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Atlanta Hawks Draft Needs

With Al Horford set to return next season, Paul Millsap could be expendable, giving the Hawks multiple options on draft night…

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The Atlanta Hawks enter the 2014 NBA draft as an interesting team to watch. They’re are coming off of a season in which its star player Al Horford missed over 50 games, but still managed to take the Eastern Conference’s top-seeded Indiana Pacers to seven games in this year’s playoffs. First-year head coach Mike Budenholzer kept his squad focused despite the injuries and managed to turn in a solid year. That leaves the Hawks drafting from the 15th spot in this month’s draft, and trying to figure out which player will be available in the middle of the first-round is no easy feat.

Hawks general manager Danny Ferry took over the team in 2012 and got to work very quickly by shipping Joe Johnson and Marvin Williams away, clearing $90 million off of the books in the process. The Hawks will have a first and second-round pick in this year’s draft, an additional second-round pick in next year’s draft and two additional second-round picks in 2017. As a part of the Johnson trade, the Hawks have the right to swap its first-round pick with Brooklyn’s first-round pick in next year’s draft.

These extra draft picks enables Ferry and the Hawks to seek a trade to attempt to move up from the 15th spot and grab a player that could  make a more immediate impact. Reports have surfaced stating Ferry is aware that the Sacramento Kings may be willing to part ways with their eighth pick in exchange for a veteran player. While there hasn’t been much talk of Ferry’s willingness to make such a trade, if the right offer presented itself one would think Ferry and the Hawks would make the deal if it meant bringing in players for the future.

The Hawks could offer up Paul Millsap in this situation given his increased age and relatively large contract. Millsap, 29, is coming off of a career year with the Hawks in which he averaged 17.9 points, 8.5 rebounds, 3.1 assists and 1.1 blocks per game. With one year left on his contract that will pay him $9.5 million, the Hawks could be in a position to cash in on his season now versus at the trade deadline where the return may not be as high as it would be over this summer. As a free agent next summer, Millsap would likely command a salary that the Hawks won’t want to pay.

Millsap could be the type of player that the Kings would seek in return for their eighth pick. If the Hawks were able to pull off that deal then they would have the No. 8 and No. 15 selections in the draft, and would be able to add depth at the two forward positions. This is also an area in which Ferry could get creative and offer up those two draft picks for a top-three pick, which would allow the Hawks to get a franchise-changing player in Andrew Wiggins, Joel Embiid or Jabari Parker. The Cleveland Cavaliers are always an interesting team around draft night, and have been prone to making questionable moves. The Cavaliers have been rumored into trading the top pick in the draft, but it’s unclear what it might take to get them to move it. While the odds of a situation like this occurring on June 26 are very slim, it’s still something to watch as the draft approaches.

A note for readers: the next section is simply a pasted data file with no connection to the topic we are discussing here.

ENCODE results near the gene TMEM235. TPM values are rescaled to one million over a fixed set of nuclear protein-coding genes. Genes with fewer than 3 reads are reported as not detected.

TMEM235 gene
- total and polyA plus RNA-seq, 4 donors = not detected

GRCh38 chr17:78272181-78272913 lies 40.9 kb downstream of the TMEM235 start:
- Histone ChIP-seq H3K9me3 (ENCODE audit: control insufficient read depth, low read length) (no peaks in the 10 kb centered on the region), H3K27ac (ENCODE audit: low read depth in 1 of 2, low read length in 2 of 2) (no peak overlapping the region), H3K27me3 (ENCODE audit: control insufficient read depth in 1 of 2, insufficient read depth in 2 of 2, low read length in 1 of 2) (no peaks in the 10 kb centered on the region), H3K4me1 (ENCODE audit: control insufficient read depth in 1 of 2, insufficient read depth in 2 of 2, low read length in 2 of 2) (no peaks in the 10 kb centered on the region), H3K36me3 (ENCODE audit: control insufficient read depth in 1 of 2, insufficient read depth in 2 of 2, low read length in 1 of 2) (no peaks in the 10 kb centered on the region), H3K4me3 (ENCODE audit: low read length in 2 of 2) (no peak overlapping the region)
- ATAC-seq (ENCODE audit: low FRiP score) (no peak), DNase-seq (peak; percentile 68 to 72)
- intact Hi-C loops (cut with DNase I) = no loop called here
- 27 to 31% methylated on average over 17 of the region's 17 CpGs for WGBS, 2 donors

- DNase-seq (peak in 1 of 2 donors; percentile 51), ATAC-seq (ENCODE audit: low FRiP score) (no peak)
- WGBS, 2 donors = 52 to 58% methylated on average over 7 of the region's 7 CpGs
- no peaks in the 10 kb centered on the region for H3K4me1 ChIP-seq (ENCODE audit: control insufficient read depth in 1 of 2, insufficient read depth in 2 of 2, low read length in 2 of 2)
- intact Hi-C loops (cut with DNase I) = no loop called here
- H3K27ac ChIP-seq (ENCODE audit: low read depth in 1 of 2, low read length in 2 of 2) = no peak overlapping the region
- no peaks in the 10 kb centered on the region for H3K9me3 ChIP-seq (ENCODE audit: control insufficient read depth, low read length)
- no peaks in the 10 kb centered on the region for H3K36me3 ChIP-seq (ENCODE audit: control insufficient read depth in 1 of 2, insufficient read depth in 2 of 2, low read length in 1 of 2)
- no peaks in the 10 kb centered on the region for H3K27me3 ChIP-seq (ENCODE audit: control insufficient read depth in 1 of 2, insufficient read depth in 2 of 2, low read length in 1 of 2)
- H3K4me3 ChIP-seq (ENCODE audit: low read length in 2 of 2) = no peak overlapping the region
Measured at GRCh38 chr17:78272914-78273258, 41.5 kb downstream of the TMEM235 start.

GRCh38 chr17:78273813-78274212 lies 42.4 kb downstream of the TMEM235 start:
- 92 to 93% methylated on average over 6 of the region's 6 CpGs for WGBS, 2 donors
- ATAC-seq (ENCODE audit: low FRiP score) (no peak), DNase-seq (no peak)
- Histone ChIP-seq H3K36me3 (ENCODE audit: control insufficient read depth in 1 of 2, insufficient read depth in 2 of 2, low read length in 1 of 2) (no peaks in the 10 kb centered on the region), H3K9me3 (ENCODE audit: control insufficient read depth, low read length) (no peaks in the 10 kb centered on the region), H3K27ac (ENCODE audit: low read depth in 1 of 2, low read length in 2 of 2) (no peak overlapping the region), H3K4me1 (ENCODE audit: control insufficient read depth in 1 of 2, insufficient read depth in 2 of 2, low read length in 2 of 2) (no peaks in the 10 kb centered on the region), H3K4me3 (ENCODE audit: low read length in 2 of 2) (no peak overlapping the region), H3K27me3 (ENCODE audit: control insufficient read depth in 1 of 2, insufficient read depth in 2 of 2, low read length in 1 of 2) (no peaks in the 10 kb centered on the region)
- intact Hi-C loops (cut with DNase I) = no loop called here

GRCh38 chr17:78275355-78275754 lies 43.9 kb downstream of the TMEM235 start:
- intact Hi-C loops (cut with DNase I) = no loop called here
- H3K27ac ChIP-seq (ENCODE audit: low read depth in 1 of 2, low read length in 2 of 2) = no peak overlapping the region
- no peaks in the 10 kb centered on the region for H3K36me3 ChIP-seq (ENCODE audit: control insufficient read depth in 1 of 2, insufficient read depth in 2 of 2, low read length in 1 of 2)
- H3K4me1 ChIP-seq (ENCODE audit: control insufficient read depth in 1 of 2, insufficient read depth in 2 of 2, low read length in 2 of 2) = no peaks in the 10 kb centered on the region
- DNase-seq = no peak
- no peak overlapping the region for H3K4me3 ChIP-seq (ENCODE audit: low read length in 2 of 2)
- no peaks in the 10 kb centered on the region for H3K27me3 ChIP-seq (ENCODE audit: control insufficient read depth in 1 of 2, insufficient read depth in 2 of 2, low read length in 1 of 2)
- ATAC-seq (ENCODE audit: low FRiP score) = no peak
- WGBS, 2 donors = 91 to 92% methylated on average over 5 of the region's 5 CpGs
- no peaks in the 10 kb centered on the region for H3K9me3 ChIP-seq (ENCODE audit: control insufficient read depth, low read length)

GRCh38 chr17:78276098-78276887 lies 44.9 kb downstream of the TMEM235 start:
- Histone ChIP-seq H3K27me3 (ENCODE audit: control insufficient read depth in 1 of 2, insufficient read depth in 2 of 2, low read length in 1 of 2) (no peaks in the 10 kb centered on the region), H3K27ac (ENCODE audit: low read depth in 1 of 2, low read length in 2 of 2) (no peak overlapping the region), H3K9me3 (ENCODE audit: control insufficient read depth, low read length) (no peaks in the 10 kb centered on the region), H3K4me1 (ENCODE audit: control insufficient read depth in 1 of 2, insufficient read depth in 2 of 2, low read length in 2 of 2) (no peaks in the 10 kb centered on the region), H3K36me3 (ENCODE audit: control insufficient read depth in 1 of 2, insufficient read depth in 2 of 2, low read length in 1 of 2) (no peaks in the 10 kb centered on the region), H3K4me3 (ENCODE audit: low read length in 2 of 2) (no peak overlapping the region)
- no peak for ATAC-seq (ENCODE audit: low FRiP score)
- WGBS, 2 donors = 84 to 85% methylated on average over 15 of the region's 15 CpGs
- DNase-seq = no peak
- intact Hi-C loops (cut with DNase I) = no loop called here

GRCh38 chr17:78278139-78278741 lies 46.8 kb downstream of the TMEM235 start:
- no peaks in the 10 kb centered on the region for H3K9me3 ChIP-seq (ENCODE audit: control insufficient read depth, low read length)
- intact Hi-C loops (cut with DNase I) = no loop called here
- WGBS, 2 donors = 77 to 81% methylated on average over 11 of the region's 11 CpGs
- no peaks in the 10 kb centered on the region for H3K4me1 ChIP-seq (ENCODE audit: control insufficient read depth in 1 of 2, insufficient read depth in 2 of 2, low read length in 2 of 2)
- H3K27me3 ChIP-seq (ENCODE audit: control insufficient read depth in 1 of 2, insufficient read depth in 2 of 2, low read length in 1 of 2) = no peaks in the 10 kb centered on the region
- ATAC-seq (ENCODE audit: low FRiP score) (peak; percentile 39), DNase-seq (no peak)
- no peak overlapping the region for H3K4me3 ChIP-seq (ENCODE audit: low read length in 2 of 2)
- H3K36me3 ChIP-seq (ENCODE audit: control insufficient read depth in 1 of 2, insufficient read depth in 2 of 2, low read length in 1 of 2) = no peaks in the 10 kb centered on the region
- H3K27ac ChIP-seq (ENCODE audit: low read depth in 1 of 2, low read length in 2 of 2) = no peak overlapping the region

Assuming the Hawks stand pat with the 15th overall pick, the team will need to address the forward positions, as previously mentioned. The Hawks currently have just DeMarre Carroll on the roster in the three-spot, and should look to fill this need for depth purposes. Hawks head coach Mike Budenholzer has been praised around the league for his ability to develop players and Carroll is a guy that has benefited greatly with Budenholzer running the show. In 73 games this season, Carroll averaged 11.1 points and 5.5 rebounds while shooting 47 percent from the field and 36 percent from beyond the arc. With just one year and $2.4 million owed to Carroll, he remains a value player and could remain with the team after his deal ends for the right price. If Carroll is seeking a contract out of the Hawks’ range, the draft will become a perfect opportunity for them to seek a player to replace Carroll.

Trying to project who will remain on the board in the middle of the first-round will be a tough challenge, but there are a few players the Hawks should look to draft. Many names have been thrown out there as options with the consensus position being the three or the four spot. A popular name going around that the Hawks could take is Rodney Hood. Coming into the draft at 6’8 and 205 pounds, Hood is viewed as a knockdown shooter with great versatility and length.

Other players the Hawks could target is Kentucky guard/forward James Young, Creighton’s Doug McDermott and Adreian Payne and Gary Harris from Michigan State. All of these players mentioned are well capable of shooting the ball with McDermott widely considered the best shooter in the draft and Harris is coming off of a season in which he shot 40 percent from three-point range. With sharp shooter Kyle Korver, 32, owed $17.2 million over the next three seasons, Ferry could look to draft the next great shooter for the team while he looks to trade the aging Korver. While 32 isn’t necessarily too old for a player like Korver and what he brings to the table, he is coming off of his best season in recent years and his value will likely not be this high again. With Korver becoming expendable, players like Young, McDermott and Harris are all viable replacements for the Hawks moving forward.

Cody Taylor is an NBA writer in his fourth season with Basketball Insiders, covering the NBA and NCAA out of Orlando and Miami.

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